In a speech to his board of directors on Monday, Patrick Pouyanné, the CEO of French oil giant Total, announced that the company planned to change its name to TotalEnergies. He said the new name would anchor the company’s transformation into a “broad energy company,” and went on to describe the renewable energy assets Total added to its portfolio over the last year, including a stake in the largest solar developer in the world.
If approved by the company’s investors, Total’s name change would be the latest in a round of oil company makeovers that have accompanied a flurry of climate pledges over the past year. Last February, when BP announced its ambition to achieve net-zero emissions by 2050, it said its new purpose was “reimagining energy.” It later claimed it was pivoting from “international oil company” to “integrated energy company.” In December, the CEO of Occidental Petroleum, which also set a net-zero target, said in an interview that it was transitioning toward becoming a “carbon management company,” in reference to its investment in a facility that will suck CO2 out of the air.
Oil companies have been trying to rebrand themselves as cleaner and greener for years. BP famously changed its tagline to Beyond Petroleum in 2000 to advertise its move into solar and wind energy — then it caused the most disastrous oil spill in American history in 2010 and shed many of its renewable energy assets in the aftermath. In 2010, Chevron launched a campaign called “We Agree,” with advertisements that said things like “It’s time oil companies get behind renewable energy,” followed by the words “We agree” in red letters. Then it sold off its renewable energy subsidiary four years later. Exxon has been advertising its research into algae-based fuel since 2009, but over the past decade has only spent around $300 million on said research, or the equivalent of about 1 percent of its capital budget for 2020.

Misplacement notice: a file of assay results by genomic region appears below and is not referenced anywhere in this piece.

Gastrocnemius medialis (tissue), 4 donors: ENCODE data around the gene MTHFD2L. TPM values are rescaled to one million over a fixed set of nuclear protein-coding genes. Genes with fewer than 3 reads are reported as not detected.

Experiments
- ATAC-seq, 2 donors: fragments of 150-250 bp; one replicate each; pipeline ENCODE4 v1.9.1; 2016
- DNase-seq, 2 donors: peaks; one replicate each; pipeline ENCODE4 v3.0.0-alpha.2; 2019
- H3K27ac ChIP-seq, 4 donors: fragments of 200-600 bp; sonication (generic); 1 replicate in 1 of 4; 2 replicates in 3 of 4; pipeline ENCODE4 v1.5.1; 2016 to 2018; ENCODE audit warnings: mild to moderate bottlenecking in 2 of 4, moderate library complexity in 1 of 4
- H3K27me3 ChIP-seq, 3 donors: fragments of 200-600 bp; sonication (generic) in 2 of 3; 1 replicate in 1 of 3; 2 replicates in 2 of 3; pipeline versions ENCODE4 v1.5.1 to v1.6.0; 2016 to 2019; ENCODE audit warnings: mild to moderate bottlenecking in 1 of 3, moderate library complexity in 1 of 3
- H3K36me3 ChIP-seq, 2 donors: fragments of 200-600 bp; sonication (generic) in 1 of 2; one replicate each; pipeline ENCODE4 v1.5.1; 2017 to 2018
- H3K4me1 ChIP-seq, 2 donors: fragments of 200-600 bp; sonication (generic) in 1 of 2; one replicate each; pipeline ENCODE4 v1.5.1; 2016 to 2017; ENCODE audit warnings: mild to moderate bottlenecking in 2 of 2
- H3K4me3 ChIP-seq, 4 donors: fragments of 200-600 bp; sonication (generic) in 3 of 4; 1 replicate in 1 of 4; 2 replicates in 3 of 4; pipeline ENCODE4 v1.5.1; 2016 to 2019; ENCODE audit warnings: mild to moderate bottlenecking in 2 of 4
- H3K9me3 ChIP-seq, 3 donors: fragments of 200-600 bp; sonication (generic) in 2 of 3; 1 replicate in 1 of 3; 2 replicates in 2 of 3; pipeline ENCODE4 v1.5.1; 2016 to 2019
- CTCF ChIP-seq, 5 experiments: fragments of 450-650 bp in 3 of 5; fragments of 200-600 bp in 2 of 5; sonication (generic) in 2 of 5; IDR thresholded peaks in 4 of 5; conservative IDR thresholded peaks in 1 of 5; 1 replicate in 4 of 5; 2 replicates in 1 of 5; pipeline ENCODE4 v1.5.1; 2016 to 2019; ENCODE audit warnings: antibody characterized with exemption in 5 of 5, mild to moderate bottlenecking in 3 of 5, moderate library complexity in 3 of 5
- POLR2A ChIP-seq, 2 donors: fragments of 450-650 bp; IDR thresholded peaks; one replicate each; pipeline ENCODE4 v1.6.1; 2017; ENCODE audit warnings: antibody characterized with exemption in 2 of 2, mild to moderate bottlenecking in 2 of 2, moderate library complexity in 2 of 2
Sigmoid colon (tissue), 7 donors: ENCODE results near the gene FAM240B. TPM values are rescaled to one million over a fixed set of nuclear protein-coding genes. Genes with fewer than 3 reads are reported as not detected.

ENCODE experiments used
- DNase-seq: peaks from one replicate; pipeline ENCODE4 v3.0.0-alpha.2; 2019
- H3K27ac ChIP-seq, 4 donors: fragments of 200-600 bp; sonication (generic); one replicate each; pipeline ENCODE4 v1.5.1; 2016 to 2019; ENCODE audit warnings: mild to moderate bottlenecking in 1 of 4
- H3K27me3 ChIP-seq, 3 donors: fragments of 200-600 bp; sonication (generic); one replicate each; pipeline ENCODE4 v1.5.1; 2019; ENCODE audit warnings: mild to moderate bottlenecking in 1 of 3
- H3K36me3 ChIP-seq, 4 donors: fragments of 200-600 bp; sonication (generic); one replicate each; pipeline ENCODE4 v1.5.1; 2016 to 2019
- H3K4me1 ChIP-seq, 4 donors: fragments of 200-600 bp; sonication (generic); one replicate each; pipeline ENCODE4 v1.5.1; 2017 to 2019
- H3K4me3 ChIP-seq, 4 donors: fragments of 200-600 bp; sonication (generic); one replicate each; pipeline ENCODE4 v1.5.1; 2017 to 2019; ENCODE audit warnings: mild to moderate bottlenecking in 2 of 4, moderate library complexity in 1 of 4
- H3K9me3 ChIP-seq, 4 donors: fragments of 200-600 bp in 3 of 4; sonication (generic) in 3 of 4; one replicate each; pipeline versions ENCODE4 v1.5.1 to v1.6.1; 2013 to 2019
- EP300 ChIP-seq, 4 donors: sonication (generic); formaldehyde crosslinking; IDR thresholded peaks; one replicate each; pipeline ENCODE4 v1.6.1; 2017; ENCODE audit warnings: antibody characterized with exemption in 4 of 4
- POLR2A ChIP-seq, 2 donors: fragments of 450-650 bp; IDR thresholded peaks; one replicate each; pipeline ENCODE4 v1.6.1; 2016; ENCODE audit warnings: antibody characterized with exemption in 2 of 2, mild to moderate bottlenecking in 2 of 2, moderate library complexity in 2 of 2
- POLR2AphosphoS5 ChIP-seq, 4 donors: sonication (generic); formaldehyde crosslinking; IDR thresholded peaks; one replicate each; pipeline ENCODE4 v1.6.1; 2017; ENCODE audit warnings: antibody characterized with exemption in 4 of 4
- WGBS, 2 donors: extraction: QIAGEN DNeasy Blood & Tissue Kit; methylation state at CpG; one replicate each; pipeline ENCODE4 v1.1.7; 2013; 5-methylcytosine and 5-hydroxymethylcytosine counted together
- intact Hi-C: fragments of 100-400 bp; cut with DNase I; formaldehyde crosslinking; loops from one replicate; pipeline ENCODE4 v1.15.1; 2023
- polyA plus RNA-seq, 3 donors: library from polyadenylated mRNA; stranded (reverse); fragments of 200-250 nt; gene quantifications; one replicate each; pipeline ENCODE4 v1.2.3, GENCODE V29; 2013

Robert Brulle, a sociologist at Brown University who has studied the industry’s disinformation campaigns for years, told Grist that these greenwashing efforts come in cycles, with companies increasing this kind of promotion in response to political shifts. “By running this sort of campaign, they hope to convince policy makers and the general public that there is no need for legislation,” he said in an email.
Is anything different this time? “It’s certainly a reflection of an enormous amount of pressure on these companies,” said Kathy Mulvey, the climate accountability campaign director at the Union of Concerned Scientists, citing pressure from shareholders, the divestment movement, lawsuits, and the prospect of new policies under the Biden administration.
Like BP and Shell, Total adopted a new “ambition” last year to achieve net-zero emissions by 2050. (Mulvey pointed out that BP and Total refuse to call them “targets” or terms to which they could actually be held accountable.) These European oil companies have taken baby steps in a positive direction, unlike American majors Exxon and Chevron, but still not enough to earn back public trust, she said. That would require establishing transparent, nearer-term emissions-reduction targets, including the emissions that come from burning the products they sell, and advocating for policies consistent with those changes.